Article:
The other thing about choosing Abruzzo if you want to retire in Italy is that you can live an outdoor lifestyle. About a third of Abruzzo is set aside as a nature reserve or national park. A lot of the native plant and animal life has survived as a result of this. Because of this, Abruzzo is popular with people who like to hike, watch birds, and spend time outside.
Piedmont, where small cities like Ivrea have connectivity and low costs
The town of Ivrea is located in northwest Italy’s Piedmont region and it is considered one of the best small cities in Europe to retire. The town is surrounded by five lakes: Sirio, San Michele, Pistono, Nero, and Campagna, all of which are close to the Aosta Valley. On July 1st, 2018, Ivrea was included on the UNESCO World Heritage List.
Ivrea is a small town with fewer than 24 000 residents. Despite being small, it is situated between Turin and Milan, two of Europe’s biggest cities. Ivrea gains the particular advantage of having access to top-notch infrastructure and services while keeping very cheap living costs as a result.
The picturesque views of the alps, the surrounding nature with white-water rivers, the low costs, the infrastructure, and, of course, the exquisite cuisine propelled this small community to second place despite the fact that Italy has a relatively small number of English speakers — a good point to learn Italian.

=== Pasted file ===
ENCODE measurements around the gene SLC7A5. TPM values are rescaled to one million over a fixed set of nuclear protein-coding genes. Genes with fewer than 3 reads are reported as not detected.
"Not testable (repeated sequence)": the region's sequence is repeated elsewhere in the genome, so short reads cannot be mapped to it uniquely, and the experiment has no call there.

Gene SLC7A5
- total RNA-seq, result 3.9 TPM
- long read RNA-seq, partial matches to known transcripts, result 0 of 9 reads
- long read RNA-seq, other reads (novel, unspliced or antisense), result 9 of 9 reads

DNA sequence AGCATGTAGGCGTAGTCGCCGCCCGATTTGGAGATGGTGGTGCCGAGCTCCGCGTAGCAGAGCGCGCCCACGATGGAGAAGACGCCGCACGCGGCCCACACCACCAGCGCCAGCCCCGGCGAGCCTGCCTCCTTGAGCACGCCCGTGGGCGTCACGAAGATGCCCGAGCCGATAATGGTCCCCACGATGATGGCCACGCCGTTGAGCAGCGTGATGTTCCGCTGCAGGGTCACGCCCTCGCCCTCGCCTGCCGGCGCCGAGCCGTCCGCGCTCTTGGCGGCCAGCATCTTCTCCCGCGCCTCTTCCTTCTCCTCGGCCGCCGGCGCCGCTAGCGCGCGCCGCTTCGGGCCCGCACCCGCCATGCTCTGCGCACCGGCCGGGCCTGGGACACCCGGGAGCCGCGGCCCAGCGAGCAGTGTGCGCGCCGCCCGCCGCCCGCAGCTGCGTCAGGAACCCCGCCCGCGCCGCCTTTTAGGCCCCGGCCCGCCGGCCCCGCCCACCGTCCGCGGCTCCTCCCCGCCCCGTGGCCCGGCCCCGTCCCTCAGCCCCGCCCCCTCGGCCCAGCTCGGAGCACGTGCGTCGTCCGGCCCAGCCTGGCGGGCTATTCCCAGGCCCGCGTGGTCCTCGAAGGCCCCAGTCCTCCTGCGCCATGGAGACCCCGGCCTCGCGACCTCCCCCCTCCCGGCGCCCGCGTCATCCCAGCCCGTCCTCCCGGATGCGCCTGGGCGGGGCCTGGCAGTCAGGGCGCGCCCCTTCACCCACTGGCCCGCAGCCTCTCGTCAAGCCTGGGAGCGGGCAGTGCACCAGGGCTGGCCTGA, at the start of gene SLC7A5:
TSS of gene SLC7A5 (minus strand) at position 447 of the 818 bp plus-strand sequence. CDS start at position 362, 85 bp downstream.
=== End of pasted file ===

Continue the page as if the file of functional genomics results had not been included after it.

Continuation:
Puglia, Where Sunshine Comes Together with Low Living Costs
Puglia has two airports, in Bari and Brindisi. Both airports have international flights, but Bari has more of them. A robust bus system, as well as occasional train service, connects the area’s inhabitants.
Puglia is one of the cheapest places to live in Italy and a popular place for Italians to go on vacation. July and August are very busy months. If you own property here, you can rent it out during these months and make money. This still lets you enjoy the good weather in June and September.
There are some good things about living here in the winter. The food is cheaper, and in the case of seafood, it is also fresher.
Puglia is a stronghold for agriculture, and it makes more olive oil than anywhere else in Italy.More and more organic fruits are being grown in the area.People who like the sea and nice weather but don’t want to live with many other expats would enjoy living in Puglia.